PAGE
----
Keening the dead: ancient history or a ritual for today?
journal contributionposted on 2019-05-10, 10:09 authored by Mary McLaughlin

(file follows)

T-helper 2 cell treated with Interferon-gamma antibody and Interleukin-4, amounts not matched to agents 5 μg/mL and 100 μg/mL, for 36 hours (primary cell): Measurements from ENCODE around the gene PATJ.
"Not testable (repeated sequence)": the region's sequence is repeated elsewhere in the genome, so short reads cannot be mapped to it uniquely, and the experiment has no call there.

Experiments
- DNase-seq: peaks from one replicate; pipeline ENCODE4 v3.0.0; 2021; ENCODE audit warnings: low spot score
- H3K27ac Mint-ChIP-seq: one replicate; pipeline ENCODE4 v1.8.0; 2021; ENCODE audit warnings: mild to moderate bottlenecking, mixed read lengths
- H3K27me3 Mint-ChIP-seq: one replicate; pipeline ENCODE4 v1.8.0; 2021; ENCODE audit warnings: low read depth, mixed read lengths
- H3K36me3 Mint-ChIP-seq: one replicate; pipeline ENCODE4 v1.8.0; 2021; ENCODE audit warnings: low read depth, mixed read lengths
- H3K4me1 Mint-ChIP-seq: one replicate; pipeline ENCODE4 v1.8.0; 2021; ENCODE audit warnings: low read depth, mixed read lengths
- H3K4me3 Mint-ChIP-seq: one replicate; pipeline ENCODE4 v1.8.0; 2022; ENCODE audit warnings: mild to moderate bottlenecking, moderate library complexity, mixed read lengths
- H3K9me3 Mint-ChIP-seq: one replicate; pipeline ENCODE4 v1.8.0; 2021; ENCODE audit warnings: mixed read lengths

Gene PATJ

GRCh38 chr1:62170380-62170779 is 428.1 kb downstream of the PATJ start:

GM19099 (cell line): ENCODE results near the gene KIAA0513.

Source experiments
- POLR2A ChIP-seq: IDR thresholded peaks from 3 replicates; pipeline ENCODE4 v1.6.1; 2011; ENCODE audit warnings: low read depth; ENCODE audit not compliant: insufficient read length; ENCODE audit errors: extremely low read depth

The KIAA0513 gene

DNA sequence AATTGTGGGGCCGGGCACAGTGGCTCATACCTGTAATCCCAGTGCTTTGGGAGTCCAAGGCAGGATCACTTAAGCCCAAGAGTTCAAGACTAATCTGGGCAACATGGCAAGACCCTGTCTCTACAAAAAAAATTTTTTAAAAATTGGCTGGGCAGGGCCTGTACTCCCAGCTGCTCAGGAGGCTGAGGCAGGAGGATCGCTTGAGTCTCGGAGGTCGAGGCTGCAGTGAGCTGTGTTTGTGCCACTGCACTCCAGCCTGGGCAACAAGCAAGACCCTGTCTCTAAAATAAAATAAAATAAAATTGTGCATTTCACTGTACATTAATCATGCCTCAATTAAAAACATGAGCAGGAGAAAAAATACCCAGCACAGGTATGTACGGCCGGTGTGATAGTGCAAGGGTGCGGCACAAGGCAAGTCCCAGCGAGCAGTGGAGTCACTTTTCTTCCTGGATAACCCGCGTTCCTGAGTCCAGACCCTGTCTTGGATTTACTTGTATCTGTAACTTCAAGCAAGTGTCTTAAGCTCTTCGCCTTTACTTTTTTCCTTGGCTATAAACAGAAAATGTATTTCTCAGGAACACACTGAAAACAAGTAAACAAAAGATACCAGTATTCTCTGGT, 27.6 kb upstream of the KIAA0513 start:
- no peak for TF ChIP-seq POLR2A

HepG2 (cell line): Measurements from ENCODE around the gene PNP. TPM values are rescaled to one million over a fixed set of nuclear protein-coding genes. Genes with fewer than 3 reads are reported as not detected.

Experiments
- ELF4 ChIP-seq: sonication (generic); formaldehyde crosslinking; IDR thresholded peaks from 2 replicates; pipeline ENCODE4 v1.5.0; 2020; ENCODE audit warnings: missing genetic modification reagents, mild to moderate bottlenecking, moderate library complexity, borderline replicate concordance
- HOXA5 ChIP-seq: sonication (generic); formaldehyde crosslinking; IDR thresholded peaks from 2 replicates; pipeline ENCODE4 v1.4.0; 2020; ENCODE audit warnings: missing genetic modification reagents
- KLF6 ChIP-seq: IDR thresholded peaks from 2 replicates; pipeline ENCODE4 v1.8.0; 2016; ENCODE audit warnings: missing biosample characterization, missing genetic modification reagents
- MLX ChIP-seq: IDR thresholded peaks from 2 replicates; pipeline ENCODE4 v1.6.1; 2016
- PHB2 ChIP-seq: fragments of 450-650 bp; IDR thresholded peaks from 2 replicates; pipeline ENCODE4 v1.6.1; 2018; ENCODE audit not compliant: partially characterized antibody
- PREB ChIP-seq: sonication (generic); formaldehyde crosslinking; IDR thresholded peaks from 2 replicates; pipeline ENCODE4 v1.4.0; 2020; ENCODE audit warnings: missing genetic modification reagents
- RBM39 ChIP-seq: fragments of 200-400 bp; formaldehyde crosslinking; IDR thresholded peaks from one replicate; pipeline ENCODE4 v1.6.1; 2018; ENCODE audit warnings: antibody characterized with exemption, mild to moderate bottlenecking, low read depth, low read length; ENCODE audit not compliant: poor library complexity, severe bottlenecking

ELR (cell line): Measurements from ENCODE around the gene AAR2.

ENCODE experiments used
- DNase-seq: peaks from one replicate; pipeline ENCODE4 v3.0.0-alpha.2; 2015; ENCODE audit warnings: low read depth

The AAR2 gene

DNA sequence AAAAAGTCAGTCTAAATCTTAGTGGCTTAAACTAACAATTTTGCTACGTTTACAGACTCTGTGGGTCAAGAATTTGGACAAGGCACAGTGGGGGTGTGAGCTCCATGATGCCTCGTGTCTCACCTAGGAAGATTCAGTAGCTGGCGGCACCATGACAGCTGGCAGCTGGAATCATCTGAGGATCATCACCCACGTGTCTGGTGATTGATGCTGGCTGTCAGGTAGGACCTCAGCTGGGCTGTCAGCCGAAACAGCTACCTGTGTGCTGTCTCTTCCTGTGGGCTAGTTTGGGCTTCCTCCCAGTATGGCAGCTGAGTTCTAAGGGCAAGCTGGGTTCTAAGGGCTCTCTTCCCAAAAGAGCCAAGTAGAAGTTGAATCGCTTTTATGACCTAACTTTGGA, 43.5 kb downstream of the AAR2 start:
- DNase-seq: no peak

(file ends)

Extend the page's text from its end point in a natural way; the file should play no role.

In his 1909 work ‘Rites De Passage’, Arnold van Gennep acknowledges that a ritual often contains ‘rites within rites’. So, it was with the ancient ritual of the Irish wake, at the center of which was another ritual, that of the keen, the Irish funeral lament. The past tense is used tentatively here, as in this article the author explores the resilience of the ritual and how, rather than becoming extinct, the keen seems to spend periods of time underground before erupting again in a new form, attuning itself to a more contemporaneous social situation. Drawing on ethnographic and bibliographic research undertaken between 2010 and 2018, the author traces some of the history of the keen within the ritual of the Irish wake and funeral and gives instances of how it is being reconfigured in the 21st century. This continuation of the ritual, albeit in a new format, seems to speak to a deep emotional and spiritual need that may not be satisfied by more conventional religion in Ireland. Finally, the author considers the keen’s relevance and place in Irish society today
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